But Haley officials later confirmed the hospital was recording the video feed.

Clark said Tuesday that Hawkins did not deliberately release inaccurate information. She said he did not know the camera was capable of recording.

Carnegie's daughter, Natalie, said the family viewed the device as an unacceptable invasion of privacy. She said her family welcomed any investigation.

Of the camera's discovery by Carnegie's family, Rep. Miller said, "I can only imagine how traumatic and disturbing that must have been to them, especially when their first concern is their loved one and his health."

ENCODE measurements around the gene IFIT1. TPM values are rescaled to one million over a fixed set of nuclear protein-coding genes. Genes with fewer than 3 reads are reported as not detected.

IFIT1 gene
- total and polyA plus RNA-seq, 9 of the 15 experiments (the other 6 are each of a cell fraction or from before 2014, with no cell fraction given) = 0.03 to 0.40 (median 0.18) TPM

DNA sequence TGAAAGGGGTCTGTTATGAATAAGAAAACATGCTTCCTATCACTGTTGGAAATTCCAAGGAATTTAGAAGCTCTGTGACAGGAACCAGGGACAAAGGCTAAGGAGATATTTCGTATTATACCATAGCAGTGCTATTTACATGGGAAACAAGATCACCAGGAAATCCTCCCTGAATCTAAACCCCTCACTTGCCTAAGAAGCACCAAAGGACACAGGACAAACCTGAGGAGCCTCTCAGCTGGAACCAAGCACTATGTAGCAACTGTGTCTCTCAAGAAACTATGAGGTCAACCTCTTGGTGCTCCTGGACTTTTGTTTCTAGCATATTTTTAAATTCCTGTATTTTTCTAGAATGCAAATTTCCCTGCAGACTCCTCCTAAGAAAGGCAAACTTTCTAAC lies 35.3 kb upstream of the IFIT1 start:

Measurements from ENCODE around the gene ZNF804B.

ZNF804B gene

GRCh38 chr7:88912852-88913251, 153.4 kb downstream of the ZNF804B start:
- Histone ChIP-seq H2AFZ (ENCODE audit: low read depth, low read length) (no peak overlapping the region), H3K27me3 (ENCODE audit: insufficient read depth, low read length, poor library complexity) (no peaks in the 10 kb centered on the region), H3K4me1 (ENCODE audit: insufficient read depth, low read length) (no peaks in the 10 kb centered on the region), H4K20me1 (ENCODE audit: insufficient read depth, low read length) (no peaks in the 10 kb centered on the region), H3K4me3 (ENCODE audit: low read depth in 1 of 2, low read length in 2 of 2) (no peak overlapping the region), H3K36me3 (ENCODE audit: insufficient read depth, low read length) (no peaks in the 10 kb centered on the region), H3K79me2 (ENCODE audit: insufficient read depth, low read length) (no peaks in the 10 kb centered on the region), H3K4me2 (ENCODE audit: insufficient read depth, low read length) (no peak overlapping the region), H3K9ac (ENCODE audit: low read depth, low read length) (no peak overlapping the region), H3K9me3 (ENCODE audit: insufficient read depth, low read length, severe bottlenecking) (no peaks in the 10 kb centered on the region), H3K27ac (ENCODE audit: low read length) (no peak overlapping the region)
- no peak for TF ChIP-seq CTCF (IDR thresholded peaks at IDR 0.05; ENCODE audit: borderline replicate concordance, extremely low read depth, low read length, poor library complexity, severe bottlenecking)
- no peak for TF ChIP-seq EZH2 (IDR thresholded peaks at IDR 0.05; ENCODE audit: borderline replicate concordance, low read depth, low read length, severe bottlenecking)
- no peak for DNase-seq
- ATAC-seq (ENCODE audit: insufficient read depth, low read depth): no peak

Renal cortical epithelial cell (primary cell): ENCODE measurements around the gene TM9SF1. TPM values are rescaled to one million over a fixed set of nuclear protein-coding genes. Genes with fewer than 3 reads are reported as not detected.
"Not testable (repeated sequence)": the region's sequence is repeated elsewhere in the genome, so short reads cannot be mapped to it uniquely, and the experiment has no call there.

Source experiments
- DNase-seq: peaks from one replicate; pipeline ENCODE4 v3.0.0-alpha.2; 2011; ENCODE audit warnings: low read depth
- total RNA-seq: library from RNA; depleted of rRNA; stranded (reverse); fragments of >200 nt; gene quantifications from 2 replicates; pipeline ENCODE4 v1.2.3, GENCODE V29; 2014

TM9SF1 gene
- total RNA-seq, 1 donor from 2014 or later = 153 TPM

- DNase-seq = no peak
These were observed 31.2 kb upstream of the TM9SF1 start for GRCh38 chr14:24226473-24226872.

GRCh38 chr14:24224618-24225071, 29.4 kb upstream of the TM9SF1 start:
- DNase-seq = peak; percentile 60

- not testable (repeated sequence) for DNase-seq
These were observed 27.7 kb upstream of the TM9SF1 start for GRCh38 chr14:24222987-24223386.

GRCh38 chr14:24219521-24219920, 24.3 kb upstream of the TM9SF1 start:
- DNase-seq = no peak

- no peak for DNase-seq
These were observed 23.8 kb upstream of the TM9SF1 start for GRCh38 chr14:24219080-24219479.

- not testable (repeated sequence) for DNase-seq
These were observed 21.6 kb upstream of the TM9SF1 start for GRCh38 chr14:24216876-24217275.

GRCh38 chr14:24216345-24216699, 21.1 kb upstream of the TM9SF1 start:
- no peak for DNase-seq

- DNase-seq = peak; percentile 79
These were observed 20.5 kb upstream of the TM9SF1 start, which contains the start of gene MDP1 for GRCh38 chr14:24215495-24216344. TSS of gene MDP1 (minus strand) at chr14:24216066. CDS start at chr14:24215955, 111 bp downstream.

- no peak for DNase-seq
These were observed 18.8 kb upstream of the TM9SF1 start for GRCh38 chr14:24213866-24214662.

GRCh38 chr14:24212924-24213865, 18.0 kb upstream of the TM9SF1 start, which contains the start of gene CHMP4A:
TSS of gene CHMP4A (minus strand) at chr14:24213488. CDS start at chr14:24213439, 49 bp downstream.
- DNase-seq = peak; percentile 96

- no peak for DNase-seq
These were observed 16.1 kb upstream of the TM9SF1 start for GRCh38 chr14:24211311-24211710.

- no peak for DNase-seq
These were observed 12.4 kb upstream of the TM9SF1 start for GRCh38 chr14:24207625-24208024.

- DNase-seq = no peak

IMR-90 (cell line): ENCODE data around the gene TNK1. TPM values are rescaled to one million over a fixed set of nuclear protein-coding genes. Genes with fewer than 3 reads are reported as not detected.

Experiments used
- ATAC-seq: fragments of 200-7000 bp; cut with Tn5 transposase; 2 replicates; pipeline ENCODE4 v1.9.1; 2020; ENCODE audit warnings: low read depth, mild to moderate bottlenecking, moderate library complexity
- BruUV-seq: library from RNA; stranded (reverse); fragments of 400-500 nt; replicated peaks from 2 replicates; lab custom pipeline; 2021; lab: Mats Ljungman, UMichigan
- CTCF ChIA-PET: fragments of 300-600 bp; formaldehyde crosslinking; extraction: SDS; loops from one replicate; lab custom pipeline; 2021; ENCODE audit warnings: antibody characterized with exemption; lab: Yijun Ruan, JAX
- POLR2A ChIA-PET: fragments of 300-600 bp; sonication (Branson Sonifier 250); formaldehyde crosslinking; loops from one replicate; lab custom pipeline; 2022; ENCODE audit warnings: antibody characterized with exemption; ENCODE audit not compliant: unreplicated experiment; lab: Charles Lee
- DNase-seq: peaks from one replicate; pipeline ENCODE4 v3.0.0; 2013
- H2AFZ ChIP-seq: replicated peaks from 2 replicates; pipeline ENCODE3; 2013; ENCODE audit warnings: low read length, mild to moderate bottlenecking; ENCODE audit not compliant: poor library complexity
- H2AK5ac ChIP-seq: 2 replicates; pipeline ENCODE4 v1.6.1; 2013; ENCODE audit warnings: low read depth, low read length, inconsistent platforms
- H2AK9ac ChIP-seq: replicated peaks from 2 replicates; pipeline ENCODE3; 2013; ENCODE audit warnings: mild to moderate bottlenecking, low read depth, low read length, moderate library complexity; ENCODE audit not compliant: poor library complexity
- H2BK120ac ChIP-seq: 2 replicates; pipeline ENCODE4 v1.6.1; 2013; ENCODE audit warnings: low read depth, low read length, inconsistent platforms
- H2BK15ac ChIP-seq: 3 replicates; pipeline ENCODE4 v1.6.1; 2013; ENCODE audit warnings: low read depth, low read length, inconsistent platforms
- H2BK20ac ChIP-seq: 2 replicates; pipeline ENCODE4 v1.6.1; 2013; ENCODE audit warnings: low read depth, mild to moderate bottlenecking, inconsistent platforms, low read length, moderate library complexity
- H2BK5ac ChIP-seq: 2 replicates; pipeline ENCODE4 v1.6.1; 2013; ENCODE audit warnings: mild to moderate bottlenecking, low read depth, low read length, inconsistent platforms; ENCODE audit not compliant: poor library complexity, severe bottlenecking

William R. Levesque can be reached at levesque@tampabay.com or (813) 226-3432.

U.S. House committee investigating Haley VA's use of covert camera 07/31/12 [Last modified: Tuesday, July 31, 2012 11:24pm]
Photo reprints | Article reprints

© 2017 Tampa Bay Times

    

Join the discussion: Click to view comments, add yours

Loading...
  1. Largo commissioners raise ceiling on next year's property tax rate

    Local Government

    LARGO — The proposed budget included a recommendation for the property tax rate to remain the same, but city commissioners on Tuesday unanimously voted to increase the maximum rate in a move to give city officials more flexibility.

    City Manager Henry Schubert says the city needs to take a look at its operation.
  2. Allegiant Air reports $400 million in revenue for second quarter

    Airlines
    Allegiant Air CEO Maurice J. Gallagher Jr. | [Courtesy of Tony Jannus Aviation Society]